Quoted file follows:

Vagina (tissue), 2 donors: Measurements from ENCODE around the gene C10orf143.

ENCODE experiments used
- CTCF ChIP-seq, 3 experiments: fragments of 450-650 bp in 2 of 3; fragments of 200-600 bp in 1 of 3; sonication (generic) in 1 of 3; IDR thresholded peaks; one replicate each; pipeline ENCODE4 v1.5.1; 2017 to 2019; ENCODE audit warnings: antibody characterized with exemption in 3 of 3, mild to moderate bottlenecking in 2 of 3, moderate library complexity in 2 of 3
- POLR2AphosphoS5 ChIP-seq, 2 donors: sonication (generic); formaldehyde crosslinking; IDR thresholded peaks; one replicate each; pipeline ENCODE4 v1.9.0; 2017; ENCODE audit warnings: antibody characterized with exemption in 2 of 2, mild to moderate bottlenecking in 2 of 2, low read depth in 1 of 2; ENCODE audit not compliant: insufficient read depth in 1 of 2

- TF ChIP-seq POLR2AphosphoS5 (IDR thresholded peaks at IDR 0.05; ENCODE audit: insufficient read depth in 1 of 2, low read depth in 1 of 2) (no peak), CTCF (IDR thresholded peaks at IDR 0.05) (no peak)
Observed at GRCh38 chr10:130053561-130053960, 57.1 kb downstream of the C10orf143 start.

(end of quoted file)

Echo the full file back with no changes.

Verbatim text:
Vagina (tissue), 2 donors: Measurements from ENCODE around the gene C10orf143.

ENCODE experiments used
- CTCF ChIP-seq, 3 experiments: fragments of 450-650 bp in 2 of 3; fragments of 200-600 bp in 1 of 3; sonication (generic) in 1 of 3; IDR thresholded peaks; one replicate each; pipeline ENCODE4 v1.5.1; 2017 to 2019; ENCODE audit warnings: antibody characterized with exemption in 3 of 3, mild to moderate bottlenecking in 2 of 3, moderate library complexity in 2 of 3
- POLR2AphosphoS5 ChIP-seq, 2 donors: sonication (generic); formaldehyde crosslinking; IDR thresholded peaks; one replicate each; pipeline ENCODE4 v1.9.0; 2017; ENCODE audit warnings: antibody characterized with exemption in 2 of 2, mild to moderate bottlenecking in 2 of 2, low read depth in 1 of 2; ENCODE audit not compliant: insufficient read depth in 1 of 2

- TF ChIP-seq POLR2AphosphoS5 (IDR thresholded peaks at IDR 0.05; ENCODE audit: insufficient read depth in 1 of 2, low read depth in 1 of 2) (no peak), CTCF (IDR thresholded peaks at IDR 0.05) (no peak)
Observed at GRCh38 chr10:130053561-130053960, 57.1 kb downstream of the C10orf143 start.